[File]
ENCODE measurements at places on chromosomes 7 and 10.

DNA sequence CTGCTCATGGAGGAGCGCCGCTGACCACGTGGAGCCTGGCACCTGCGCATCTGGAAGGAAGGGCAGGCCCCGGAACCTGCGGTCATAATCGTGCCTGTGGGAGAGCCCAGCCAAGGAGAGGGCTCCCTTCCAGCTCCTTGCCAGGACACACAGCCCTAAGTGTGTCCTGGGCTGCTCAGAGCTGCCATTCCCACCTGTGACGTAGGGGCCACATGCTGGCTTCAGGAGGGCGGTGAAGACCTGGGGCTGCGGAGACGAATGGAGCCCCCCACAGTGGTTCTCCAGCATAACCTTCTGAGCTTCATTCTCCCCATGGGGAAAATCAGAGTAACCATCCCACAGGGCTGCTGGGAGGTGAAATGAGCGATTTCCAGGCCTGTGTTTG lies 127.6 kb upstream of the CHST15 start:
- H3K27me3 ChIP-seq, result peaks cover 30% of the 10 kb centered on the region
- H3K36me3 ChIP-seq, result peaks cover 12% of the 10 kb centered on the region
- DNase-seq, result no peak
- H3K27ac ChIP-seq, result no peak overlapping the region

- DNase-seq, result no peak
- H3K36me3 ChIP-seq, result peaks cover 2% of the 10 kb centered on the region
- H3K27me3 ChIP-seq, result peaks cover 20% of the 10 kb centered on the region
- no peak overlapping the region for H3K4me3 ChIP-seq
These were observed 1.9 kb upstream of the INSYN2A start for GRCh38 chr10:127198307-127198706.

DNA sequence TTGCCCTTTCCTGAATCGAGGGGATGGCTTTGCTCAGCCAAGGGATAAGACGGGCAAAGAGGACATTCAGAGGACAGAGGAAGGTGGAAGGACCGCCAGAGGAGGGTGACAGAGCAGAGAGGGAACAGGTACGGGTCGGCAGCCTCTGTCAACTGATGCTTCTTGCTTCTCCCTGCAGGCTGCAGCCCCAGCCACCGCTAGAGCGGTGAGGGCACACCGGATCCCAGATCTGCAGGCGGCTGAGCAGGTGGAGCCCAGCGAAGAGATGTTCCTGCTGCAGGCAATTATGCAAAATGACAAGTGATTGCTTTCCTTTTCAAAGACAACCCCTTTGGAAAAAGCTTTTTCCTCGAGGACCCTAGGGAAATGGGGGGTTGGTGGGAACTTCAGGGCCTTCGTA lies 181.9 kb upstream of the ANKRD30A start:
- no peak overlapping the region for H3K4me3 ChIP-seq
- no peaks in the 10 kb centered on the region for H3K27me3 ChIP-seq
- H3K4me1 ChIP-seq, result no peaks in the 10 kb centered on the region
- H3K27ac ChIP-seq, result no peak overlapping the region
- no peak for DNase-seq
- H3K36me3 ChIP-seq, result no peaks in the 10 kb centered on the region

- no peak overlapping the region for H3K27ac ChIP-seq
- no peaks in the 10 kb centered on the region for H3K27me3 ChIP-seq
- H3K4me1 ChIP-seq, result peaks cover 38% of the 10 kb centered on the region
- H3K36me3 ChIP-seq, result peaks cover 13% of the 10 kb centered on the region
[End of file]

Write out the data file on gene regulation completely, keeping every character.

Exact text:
ENCODE measurements at places on chromosomes 7 and 10.

DNA sequence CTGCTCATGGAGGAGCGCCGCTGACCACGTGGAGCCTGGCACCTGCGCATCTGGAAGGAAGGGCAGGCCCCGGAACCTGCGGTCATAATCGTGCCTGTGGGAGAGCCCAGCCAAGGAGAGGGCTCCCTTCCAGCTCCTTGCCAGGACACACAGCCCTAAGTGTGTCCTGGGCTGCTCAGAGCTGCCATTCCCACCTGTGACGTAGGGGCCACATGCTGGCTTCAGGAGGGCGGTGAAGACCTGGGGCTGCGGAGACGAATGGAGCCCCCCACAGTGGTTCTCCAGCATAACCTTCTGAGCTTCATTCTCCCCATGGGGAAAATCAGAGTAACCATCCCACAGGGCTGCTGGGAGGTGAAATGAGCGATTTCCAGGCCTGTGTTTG lies 127.6 kb upstream of the CHST15 start:
- H3K27me3 ChIP-seq, result peaks cover 30% of the 10 kb centered on the region
- H3K36me3 ChIP-seq, result peaks cover 12% of the 10 kb centered on the region
- DNase-seq, result no peak
- H3K27ac ChIP-seq, result no peak overlapping the region

- DNase-seq, result no peak
- H3K36me3 ChIP-seq, result peaks cover 2% of the 10 kb centered on the region
- H3K27me3 ChIP-seq, result peaks cover 20% of the 10 kb centered on the region
- no peak overlapping the region for H3K4me3 ChIP-seq
These were observed 1.9 kb upstream of the INSYN2A start for GRCh38 chr10:127198307-127198706.

DNA sequence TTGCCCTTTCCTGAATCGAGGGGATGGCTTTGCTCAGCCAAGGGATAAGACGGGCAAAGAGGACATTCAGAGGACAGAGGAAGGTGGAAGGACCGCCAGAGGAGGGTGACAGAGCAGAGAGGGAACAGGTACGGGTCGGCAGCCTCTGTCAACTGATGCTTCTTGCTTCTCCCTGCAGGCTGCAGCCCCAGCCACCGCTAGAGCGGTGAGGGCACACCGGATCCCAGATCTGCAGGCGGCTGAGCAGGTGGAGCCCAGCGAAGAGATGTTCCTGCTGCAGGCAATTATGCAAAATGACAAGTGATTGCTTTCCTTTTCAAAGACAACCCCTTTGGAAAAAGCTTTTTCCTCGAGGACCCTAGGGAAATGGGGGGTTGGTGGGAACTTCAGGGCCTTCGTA lies 181.9 kb upstream of the ANKRD30A start:
- no peak overlapping the region for H3K4me3 ChIP-seq
- no peaks in the 10 kb centered on the region for H3K27me3 ChIP-seq
- H3K4me1 ChIP-seq, result no peaks in the 10 kb centered on the region
- H3K27ac ChIP-seq, result no peak overlapping the region
- no peak for DNase-seq
- H3K36me3 ChIP-seq, result no peaks in the 10 kb centered on the region

- no peak overlapping the region for H3K27ac ChIP-seq
- no peaks in the 10 kb centered on the region for H3K27me3 ChIP-seq
- H3K4me1 ChIP-seq, result peaks cover 38% of the 10 kb centered on the region
- H3K36me3 ChIP-seq, result peaks cover 13% of the 10 kb centered on the region